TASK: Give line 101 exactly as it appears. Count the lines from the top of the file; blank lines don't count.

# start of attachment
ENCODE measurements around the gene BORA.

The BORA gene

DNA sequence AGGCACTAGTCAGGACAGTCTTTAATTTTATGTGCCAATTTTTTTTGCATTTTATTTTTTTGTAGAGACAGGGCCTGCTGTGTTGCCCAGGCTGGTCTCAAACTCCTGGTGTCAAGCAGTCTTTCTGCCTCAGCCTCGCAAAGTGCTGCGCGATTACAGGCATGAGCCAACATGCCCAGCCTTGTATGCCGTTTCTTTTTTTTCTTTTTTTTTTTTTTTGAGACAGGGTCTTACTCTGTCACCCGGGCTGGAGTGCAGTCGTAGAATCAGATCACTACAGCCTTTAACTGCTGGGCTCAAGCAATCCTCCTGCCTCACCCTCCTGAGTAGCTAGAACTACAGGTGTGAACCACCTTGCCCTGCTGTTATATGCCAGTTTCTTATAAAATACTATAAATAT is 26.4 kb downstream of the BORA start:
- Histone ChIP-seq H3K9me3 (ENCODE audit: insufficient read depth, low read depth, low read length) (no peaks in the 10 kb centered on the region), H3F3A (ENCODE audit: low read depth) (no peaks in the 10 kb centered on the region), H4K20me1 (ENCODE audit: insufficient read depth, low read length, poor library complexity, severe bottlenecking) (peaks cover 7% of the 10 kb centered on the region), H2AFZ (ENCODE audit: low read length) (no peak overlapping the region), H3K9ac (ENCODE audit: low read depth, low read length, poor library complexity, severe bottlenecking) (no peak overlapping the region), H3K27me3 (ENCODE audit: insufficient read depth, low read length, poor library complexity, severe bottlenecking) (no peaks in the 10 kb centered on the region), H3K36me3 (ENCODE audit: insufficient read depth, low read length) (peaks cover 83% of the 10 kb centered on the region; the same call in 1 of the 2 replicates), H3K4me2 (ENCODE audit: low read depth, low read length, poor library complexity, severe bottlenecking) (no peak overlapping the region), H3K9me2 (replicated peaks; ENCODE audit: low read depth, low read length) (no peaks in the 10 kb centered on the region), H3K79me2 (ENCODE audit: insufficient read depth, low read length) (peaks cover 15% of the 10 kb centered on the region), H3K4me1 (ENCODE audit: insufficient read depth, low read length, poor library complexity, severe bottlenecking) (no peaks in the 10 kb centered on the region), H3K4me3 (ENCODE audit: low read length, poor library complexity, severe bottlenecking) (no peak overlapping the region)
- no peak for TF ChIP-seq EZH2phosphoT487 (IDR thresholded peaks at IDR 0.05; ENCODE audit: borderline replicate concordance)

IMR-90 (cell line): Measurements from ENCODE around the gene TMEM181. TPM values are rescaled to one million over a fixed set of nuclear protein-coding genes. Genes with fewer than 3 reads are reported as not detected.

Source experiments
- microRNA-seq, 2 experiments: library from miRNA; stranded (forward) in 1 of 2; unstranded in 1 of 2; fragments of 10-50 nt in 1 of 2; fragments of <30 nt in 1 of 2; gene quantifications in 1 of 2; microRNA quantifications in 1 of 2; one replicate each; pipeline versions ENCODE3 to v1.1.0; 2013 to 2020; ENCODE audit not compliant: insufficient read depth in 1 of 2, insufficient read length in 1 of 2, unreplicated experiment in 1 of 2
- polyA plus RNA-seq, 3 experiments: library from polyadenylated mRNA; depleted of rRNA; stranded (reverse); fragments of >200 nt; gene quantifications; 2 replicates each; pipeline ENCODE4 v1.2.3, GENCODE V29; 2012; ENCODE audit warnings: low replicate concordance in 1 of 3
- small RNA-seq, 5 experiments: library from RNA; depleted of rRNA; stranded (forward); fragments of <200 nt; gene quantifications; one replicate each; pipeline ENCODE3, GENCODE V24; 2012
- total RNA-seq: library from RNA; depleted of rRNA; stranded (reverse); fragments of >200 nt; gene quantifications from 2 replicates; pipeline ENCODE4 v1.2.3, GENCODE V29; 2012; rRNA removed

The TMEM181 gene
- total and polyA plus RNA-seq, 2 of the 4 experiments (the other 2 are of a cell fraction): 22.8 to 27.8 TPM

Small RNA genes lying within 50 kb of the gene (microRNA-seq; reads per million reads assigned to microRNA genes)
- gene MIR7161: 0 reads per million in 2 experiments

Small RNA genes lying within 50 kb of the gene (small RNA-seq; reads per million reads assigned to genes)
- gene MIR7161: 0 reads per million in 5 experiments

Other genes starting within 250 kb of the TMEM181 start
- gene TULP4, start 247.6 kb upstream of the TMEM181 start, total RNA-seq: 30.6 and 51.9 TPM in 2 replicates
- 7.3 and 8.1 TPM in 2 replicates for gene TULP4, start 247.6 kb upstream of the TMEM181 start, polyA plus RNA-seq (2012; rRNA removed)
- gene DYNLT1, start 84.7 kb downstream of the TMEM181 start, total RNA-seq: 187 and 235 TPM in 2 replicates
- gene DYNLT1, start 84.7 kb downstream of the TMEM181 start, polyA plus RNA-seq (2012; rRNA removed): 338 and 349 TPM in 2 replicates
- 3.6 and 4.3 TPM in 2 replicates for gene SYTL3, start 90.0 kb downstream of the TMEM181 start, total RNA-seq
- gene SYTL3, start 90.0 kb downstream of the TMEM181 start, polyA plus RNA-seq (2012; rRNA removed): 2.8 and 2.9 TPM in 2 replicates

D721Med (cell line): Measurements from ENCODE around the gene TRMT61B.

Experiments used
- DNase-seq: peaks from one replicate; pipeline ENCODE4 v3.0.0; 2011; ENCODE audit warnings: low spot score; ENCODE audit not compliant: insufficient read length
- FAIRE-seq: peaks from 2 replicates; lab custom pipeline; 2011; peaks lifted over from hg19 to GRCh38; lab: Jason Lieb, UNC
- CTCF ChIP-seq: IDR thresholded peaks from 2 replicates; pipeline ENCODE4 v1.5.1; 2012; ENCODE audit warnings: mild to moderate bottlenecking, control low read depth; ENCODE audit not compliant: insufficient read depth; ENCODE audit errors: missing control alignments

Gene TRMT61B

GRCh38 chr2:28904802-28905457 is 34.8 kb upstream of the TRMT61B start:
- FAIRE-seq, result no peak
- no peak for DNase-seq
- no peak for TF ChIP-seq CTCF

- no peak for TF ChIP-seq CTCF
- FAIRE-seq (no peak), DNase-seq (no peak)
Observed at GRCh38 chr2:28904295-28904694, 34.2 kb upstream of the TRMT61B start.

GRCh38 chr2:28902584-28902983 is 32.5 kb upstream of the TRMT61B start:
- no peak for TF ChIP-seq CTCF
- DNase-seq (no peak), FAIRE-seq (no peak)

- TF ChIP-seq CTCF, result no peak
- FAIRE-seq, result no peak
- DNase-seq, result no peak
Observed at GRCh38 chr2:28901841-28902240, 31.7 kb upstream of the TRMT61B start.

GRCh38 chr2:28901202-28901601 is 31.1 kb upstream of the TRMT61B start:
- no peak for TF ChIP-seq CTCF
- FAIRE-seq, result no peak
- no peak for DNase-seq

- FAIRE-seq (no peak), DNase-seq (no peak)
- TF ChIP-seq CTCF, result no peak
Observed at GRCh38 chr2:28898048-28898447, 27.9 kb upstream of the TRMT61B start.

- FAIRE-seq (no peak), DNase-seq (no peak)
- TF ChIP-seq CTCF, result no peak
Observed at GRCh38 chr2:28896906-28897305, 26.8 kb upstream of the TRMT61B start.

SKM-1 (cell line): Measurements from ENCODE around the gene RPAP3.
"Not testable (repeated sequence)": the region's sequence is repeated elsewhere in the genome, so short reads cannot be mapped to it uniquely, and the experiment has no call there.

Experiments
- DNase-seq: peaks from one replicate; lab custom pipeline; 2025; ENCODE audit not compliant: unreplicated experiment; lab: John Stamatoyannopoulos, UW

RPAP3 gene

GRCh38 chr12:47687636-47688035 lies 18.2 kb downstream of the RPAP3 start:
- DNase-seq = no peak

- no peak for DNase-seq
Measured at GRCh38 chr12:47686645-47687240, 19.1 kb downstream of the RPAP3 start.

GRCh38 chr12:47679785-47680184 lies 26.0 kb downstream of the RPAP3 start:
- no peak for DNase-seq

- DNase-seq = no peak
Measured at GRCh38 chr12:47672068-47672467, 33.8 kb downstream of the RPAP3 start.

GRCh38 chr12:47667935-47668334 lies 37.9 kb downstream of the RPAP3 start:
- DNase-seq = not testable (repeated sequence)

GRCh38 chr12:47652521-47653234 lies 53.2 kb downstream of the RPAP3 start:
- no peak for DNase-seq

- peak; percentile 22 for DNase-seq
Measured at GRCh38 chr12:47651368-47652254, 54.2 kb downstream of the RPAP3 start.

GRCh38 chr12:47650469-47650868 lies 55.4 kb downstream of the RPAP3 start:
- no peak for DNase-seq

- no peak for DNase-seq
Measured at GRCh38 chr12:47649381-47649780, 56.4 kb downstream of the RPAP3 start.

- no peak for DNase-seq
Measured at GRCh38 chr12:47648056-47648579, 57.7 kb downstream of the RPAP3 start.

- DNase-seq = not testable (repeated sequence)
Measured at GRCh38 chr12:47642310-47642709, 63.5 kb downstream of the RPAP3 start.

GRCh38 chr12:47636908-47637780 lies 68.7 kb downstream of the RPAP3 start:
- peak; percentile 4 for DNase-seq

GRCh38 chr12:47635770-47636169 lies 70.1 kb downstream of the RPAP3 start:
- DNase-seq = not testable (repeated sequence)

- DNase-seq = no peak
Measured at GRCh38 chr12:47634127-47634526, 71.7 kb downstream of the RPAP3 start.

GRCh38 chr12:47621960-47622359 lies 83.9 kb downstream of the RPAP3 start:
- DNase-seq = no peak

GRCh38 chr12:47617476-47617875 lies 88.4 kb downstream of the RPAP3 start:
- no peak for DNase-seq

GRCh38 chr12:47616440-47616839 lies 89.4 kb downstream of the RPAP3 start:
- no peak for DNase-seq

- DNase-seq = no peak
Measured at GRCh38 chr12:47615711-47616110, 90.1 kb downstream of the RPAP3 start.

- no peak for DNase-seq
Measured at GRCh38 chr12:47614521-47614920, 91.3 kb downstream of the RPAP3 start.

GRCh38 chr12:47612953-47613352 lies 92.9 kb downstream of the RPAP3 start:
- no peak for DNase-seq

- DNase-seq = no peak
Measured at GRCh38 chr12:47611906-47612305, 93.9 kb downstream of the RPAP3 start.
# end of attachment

Measured at GRCh38 chr12:47611906-47612305, 93.9 kb downstream of the RPAP3 start.